BioMed Research International

BioMed Research International / 2021 / Article

Research Article | Open Access

Volume 2021 |Article ID 6627430 | https://doi.org/10.1155/2021/6627430

Ermias Sisay Chanie, Dejen Getaneh Feleke, Sheganew Fetene, Agimasie Tigabu, Sintayehu Asnakew, Tegenaw Tiruneh, Maru Mekie, Gashaw Walle Ayehu, Wubet Alebachew Bayih, "Level of Preparedness for COVID-19 and Its Associated Factors among Frontline Healthcare Providers in South Gondar Public Hospitals, Northwest Ethiopia, 2020: A Multicenter Cross-Sectional Study", BioMed Research International, vol. 2021, Article ID 6627430, 8 pages, 2021. https://doi.org/10.1155/2021/6627430

Level of Preparedness for COVID-19 and Its Associated Factors among Frontline Healthcare Providers in South Gondar Public Hospitals, Northwest Ethiopia, 2020: A Multicenter Cross-Sectional Study

Academic Editor: Solomon Yimer
Received06 Oct 2020
Revised30 Dec 2020
Accepted19 Feb 2021
Published02 Mar 2021

Abstract

Introduction. Although the efforts at global and national levels have attempted to decrease the COVID-19 pandemic, the low level of preparedness among healthcare providers is a challenge mainly in developing countries. Hence, this study is aimed at assessing the level of preparedness for COVID-19 and its associated factors among frontline healthcare providers in South Gondar public hospitals, northwest Ethiopia. Methods and Materials. A hospital-based cross-sectional study was conducted among 207 selected healthcare providers who were working in South Gondar public hospital from July 08 to August 29, 2020. A pretested structured questionnaire was used to collect data. The healthcare providers were selected through simple random sampling techniques. Both bivariable and multivariable logistic regressions with a 95% confidence interval were fitted with 95% CI to establish the associated factors with a low level of preparedness. A value < 0.05 was considered statistically significant. Results. The overall level of preparedness among healthcare providers for COVID-19 was found to be 41.3% (95% CI: 37.4, 44.7). Only 81 (40.1%) healthcare providers had prepared for telling their family and friends if they are infected with COVID-19. Besides, only 23.8% of healthcare providers obtained alcohol-based hand sanitizer in every patient room. Factors associated with a low level of preparedness include being male (, 95% CI: 1.22–4.94), unmarried (, 95% CI: 1.44–8.00), and working experience less than five years (, 95% CI: 1.29-9.09). Conclusion. The level of preparedness among frontline healthcare providers towards COVID-19 was found to be very low. In the future, more emphasis should be placed on healthcare providers who are male, unmarried, and had working experience of lower than five years to decrease the burden of the COVID-19 pandemic.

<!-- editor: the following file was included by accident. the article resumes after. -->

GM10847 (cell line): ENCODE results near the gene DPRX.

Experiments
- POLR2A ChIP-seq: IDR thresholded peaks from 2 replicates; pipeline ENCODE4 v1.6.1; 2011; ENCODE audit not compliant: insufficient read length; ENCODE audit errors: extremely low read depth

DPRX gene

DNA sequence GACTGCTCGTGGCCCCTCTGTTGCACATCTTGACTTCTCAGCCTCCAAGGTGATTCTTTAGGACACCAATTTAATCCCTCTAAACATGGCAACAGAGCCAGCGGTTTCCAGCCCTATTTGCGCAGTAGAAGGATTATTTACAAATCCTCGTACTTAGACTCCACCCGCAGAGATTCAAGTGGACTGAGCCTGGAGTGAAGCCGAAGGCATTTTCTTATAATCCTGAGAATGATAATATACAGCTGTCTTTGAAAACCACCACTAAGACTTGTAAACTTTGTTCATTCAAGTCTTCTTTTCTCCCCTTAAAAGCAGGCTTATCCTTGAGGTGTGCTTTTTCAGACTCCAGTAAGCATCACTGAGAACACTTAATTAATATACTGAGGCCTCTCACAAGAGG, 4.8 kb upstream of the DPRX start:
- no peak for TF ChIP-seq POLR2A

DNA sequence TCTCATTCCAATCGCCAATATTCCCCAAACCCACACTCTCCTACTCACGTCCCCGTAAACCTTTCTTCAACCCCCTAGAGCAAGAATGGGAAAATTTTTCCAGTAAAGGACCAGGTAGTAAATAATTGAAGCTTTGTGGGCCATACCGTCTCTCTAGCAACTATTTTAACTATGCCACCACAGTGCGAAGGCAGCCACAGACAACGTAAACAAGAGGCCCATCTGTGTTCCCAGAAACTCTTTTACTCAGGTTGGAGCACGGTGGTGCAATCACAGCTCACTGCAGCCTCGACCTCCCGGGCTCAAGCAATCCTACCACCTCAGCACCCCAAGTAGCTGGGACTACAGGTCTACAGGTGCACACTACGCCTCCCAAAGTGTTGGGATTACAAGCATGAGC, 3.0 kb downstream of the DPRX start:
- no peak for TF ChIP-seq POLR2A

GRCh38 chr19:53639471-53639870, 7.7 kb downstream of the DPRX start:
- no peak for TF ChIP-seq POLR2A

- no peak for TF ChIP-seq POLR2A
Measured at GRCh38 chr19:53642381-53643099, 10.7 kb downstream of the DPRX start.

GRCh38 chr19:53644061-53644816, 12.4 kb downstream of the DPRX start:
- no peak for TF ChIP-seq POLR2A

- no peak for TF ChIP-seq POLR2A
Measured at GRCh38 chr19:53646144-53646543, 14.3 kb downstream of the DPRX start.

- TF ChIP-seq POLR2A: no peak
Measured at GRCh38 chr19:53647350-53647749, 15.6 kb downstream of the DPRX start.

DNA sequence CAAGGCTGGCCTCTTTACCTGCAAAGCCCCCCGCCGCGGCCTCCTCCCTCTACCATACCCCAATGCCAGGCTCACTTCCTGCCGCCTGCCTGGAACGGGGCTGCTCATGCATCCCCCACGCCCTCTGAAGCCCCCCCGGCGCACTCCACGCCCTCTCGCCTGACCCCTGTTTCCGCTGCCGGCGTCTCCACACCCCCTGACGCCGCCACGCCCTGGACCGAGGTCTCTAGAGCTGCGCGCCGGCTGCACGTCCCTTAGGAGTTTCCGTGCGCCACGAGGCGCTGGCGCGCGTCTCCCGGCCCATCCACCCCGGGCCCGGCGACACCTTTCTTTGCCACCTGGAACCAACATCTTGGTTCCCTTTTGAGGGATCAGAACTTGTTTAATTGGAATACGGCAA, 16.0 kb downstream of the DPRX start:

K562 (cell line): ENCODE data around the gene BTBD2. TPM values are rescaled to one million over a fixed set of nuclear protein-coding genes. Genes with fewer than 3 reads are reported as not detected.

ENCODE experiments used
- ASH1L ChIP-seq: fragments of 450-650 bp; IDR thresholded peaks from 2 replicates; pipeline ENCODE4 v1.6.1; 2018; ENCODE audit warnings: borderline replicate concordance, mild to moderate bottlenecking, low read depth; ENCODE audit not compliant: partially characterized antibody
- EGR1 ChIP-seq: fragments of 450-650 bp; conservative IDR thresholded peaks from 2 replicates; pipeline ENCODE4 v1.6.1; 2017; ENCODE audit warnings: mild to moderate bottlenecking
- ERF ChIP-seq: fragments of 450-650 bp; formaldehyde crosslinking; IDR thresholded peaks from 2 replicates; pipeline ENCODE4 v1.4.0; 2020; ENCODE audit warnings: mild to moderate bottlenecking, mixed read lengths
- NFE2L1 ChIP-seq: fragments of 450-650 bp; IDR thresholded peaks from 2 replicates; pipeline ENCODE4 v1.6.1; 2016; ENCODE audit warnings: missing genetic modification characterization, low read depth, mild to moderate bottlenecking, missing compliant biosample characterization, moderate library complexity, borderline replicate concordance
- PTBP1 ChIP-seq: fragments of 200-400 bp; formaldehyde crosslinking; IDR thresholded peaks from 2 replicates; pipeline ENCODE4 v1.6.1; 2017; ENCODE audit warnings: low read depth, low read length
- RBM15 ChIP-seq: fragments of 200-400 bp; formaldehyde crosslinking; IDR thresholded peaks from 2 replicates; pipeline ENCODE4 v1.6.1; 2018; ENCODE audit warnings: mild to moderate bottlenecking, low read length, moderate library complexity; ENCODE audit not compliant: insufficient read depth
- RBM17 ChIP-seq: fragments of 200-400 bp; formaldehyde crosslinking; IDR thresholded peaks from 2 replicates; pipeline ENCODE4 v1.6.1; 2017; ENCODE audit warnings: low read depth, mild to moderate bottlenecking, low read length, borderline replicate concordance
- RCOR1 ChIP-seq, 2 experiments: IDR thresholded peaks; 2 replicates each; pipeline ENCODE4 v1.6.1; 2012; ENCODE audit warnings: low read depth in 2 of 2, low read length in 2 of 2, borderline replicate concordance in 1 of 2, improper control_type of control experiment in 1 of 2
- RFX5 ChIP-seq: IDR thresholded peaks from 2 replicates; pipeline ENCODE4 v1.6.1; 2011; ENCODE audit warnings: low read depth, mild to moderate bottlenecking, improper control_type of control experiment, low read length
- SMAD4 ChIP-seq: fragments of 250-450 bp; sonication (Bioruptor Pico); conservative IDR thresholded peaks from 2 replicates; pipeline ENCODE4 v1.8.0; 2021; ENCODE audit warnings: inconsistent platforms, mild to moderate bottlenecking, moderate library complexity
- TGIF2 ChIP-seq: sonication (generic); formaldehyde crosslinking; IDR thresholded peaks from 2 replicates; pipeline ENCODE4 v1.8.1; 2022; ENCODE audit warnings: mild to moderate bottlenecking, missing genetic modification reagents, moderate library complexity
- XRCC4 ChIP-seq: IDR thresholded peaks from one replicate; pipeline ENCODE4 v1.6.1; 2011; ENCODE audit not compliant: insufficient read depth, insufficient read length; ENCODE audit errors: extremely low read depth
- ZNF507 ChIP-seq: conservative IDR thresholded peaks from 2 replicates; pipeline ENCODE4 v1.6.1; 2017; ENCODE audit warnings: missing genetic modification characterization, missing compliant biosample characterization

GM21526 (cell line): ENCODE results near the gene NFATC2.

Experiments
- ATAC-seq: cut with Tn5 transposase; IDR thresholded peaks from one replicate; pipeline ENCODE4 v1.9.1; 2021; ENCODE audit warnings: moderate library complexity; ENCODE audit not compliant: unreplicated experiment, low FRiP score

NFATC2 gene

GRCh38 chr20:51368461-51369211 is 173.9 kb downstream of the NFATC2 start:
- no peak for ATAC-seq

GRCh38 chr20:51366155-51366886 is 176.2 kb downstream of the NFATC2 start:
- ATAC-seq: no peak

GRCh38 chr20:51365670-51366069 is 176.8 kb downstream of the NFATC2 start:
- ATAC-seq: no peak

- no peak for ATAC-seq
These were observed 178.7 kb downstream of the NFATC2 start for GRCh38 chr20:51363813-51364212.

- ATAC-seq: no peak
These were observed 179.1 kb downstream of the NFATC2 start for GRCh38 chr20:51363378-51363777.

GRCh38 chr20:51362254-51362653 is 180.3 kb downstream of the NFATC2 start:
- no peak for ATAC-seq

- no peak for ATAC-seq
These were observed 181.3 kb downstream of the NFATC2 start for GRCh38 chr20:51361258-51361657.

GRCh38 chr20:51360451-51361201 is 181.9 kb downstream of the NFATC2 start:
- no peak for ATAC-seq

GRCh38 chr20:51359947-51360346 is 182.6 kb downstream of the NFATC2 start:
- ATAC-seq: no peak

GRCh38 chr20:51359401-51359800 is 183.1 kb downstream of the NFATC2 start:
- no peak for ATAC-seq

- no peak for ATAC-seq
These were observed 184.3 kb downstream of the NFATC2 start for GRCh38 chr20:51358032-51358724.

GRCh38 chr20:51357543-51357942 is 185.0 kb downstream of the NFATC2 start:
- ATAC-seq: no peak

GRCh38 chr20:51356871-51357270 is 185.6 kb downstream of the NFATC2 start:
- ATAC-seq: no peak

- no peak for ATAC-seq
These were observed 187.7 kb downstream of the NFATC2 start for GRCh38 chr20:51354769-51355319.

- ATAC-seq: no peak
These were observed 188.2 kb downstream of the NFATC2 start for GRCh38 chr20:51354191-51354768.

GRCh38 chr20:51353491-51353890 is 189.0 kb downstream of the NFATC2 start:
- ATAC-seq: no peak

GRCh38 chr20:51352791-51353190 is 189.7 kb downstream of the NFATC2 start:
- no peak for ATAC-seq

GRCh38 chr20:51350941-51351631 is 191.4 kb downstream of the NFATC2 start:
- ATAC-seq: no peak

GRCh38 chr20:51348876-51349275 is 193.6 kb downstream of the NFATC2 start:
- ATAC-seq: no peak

1. Background